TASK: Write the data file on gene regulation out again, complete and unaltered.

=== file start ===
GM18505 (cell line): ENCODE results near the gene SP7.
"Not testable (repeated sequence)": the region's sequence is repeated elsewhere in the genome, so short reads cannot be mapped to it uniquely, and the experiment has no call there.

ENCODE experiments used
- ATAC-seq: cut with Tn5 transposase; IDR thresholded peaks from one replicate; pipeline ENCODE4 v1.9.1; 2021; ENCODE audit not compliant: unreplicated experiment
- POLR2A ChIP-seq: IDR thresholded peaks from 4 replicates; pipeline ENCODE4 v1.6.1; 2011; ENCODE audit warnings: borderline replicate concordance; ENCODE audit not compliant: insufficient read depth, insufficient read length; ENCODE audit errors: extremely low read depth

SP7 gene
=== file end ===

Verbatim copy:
GM18505 (cell line): ENCODE results near the gene SP7.
"Not testable (repeated sequence)": the region's sequence is repeated elsewhere in the genome, so short reads cannot be mapped to it uniquely, and the experiment has no call there.

ENCODE experiments used
- ATAC-seq: cut with Tn5 transposase; IDR thresholded peaks from one replicate; pipeline ENCODE4 v1.9.1; 2021; ENCODE audit not compliant: unreplicated experiment
- POLR2A ChIP-seq: IDR thresholded peaks from 4 replicates; pipeline ENCODE4 v1.6.1; 2011; ENCODE audit warnings: borderline replicate concordance; ENCODE audit not compliant: insufficient read depth, insufficient read length; ENCODE audit errors: extremely low read depth

SP7 gene